At least 2 637 people living with HIV and Aids (PLHIV) in Balaka have abandoned taking anti-retroviral drugs (ARVs) on advice from prophets and pastors, the District Aids Coordinating Committee (Dacc) has disclosed.
Balaka Dacc chairperson Harold Kachepatsonga said the development has negatively impacted on efforts by government and its cooperating partners to contain further spread of the virus in the district.
He made the revelation at Mziza Full Primary School on Sunday during events to mark World Aids Day commemoration.
The Community of Sant’ Egidio’s Drug Resource Enhancement against Aids and Malnutrition (Dream) Programme organised the commemorations to sensitise the people to the need to strengthen efforts aimed at achieving zero new infections, zero Aids-related deaths and zero discrimination against people infected or affected by the pandemic.
Kachepatsonga said faith leaders, who prevent their members from taking ARVs need to be condemned for orchestrating the deaths of unsuspecting believers.
“If their prayers are really curing the diseases, why has the health of those who stopped taking ART deteriorated? In fact, others have been escorted to their early graves because their pastors and prophets wanted to gain fame from false prophecies and sermons,” he emphasised.
The Dacc chairperson—who disclosed that the infection rate for the district stands at 11 percent—appealed to Christian and Islamic mother bodies to start censuring pastors, prophets and sheikhs on messages they give to the flock regarding HIV and Aids.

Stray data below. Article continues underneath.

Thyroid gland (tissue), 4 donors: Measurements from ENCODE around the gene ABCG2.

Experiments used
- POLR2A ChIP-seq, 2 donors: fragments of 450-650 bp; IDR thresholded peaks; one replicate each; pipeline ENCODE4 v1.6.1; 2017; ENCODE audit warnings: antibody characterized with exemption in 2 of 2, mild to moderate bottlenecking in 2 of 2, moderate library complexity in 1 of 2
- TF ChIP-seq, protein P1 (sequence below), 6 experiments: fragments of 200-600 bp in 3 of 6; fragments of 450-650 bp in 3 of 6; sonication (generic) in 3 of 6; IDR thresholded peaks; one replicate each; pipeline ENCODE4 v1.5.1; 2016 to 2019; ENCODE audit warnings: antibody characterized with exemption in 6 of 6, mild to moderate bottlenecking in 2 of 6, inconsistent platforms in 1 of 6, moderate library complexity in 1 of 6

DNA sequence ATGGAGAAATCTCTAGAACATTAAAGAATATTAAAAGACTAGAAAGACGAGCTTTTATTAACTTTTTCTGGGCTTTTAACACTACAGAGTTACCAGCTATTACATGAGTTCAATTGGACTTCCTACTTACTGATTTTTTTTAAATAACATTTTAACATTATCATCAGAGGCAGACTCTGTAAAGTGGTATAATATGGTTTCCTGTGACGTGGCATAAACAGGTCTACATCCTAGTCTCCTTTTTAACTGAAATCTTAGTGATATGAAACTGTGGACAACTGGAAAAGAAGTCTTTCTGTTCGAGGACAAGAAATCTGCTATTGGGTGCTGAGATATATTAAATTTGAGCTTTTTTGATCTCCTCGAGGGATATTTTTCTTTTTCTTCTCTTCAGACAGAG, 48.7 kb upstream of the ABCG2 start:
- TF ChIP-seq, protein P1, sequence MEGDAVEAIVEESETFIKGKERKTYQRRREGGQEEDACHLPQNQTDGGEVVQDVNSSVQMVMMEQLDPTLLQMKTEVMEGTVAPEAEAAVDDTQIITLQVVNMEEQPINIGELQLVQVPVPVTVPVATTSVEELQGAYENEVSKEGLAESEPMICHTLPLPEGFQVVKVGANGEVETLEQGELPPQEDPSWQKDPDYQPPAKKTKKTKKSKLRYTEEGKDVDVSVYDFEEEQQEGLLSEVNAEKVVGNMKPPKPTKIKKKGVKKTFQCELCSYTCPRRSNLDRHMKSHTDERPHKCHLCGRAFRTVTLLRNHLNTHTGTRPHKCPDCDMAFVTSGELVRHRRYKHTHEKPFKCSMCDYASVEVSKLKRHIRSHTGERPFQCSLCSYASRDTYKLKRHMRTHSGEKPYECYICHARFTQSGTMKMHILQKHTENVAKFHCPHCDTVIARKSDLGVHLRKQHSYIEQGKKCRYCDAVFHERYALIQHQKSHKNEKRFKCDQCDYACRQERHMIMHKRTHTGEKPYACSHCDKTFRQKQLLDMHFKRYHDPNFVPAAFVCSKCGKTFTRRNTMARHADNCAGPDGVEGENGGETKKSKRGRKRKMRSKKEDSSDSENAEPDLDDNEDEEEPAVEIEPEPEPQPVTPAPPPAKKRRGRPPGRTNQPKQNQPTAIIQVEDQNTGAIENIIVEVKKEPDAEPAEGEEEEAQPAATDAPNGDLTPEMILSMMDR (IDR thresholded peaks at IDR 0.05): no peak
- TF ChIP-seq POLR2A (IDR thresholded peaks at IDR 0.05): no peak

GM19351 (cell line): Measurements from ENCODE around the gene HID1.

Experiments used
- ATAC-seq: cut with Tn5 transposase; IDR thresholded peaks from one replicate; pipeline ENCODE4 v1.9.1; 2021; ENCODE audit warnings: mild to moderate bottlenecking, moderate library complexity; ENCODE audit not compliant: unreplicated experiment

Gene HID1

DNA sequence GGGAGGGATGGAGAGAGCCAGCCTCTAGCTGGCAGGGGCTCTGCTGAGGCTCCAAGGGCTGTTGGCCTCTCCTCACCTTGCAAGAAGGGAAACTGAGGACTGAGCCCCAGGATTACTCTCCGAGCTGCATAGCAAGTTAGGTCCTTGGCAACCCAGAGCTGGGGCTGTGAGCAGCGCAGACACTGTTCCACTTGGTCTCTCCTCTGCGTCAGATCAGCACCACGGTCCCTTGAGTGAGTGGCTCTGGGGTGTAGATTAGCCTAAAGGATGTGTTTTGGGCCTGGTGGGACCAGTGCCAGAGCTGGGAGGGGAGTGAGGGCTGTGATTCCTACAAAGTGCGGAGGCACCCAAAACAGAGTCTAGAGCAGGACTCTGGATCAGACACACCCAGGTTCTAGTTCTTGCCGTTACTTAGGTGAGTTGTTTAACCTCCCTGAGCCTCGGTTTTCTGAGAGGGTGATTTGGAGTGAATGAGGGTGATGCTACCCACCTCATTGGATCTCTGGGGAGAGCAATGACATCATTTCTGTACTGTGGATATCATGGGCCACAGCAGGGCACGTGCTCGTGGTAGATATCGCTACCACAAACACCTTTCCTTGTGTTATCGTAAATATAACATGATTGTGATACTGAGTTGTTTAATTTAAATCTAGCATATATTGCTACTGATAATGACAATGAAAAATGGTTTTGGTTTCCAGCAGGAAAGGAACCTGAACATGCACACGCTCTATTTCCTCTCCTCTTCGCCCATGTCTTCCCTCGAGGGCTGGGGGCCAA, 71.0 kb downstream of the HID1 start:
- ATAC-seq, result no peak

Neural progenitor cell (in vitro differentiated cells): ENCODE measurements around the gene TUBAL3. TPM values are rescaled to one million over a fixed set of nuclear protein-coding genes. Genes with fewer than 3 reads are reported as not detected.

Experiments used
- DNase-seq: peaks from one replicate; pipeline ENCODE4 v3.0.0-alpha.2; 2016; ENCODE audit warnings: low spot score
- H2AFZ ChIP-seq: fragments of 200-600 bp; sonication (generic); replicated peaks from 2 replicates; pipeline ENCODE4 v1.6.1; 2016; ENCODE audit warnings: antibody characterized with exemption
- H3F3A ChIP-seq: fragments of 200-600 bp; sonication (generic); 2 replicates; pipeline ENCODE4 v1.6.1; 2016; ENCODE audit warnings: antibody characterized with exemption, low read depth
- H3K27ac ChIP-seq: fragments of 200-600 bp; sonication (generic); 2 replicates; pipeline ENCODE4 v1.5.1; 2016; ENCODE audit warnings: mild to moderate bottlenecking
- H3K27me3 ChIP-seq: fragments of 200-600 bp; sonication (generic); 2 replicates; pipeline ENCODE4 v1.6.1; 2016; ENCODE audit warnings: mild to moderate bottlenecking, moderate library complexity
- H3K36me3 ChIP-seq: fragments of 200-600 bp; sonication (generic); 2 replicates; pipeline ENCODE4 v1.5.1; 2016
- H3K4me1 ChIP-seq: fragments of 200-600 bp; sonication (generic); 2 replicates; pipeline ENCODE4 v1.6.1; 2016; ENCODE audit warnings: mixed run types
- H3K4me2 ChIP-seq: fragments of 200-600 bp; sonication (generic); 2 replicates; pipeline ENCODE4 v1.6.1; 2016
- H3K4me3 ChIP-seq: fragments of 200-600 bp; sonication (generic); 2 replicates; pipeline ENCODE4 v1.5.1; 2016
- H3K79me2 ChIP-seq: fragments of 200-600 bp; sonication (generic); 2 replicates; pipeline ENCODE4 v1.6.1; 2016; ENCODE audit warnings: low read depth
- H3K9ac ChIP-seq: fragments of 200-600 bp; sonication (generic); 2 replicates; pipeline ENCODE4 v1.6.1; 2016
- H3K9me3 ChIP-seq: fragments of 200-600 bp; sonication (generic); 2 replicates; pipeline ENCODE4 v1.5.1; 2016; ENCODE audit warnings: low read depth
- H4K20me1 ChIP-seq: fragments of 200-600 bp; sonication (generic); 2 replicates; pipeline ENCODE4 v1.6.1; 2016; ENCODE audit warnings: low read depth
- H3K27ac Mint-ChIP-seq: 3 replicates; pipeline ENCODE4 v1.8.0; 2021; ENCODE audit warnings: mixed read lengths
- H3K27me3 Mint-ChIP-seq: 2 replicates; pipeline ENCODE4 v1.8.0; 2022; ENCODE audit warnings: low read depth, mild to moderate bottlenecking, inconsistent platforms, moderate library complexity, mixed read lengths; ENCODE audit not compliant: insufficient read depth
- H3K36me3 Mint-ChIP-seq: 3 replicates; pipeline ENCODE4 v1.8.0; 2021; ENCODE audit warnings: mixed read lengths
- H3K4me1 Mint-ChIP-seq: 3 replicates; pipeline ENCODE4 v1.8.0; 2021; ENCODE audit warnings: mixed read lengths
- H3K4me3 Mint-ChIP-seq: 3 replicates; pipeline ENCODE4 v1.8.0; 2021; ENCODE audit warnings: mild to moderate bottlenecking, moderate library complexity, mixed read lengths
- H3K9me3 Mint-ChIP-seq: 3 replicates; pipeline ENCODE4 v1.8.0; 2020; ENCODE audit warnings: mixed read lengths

Sub-Traditional Authority (S/TA) Chanthunya confirmed that his area has registered an increase in HIV-related deaths in the recent past, especially among those who discontinued taking anti-retroviral therapy.
He, however, commended Dream Programme for its comprehensive approach to the fight against the pandemic in the area.
“Your efforts have greatly improved the health of those who are taking ARVs religiously. I wish this project could have covered the whole district,” he said.
Dream Programme manager Francisco Zuze warned that discontinuation of antiretroviral therapy (ART) may result in viral rebound, immune decompensation and clinical progression.
Zuze said with funding from the Norwegian Church Aid (NCA), his organisation has engaged all relevant stakeholders in scaling up provision of ARVs, care and support to children and families infected or affected by the pandemic.
“This project targets to strengthen community capacity to provide complementary psychosocial support (PSS) and community home-based care (CHBC) to 850 children and families affected and infected by HIV and Aids in the district,” he disclosed.